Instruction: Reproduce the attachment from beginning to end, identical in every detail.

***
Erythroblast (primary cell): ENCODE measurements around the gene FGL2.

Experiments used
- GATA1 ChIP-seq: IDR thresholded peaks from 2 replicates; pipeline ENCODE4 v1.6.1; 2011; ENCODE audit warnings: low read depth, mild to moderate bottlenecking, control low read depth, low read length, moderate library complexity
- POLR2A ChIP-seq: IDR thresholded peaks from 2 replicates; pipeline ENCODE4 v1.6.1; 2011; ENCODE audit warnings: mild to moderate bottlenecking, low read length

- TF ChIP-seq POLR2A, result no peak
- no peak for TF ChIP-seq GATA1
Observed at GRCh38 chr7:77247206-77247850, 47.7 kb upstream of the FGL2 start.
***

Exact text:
Erythroblast (primary cell): ENCODE measurements around the gene FGL2.

Experiments used
- GATA1 ChIP-seq: IDR thresholded peaks from 2 replicates; pipeline ENCODE4 v1.6.1; 2011; ENCODE audit warnings: low read depth, mild to moderate bottlenecking, control low read depth, low read length, moderate library complexity
- POLR2A ChIP-seq: IDR thresholded peaks from 2 replicates; pipeline ENCODE4 v1.6.1; 2011; ENCODE audit warnings: mild to moderate bottlenecking, low read length

- TF ChIP-seq POLR2A, result no peak
- no peak for TF ChIP-seq GATA1
Observed at GRCh38 chr7:77247206-77247850, 47.7 kb upstream of the FGL2 start.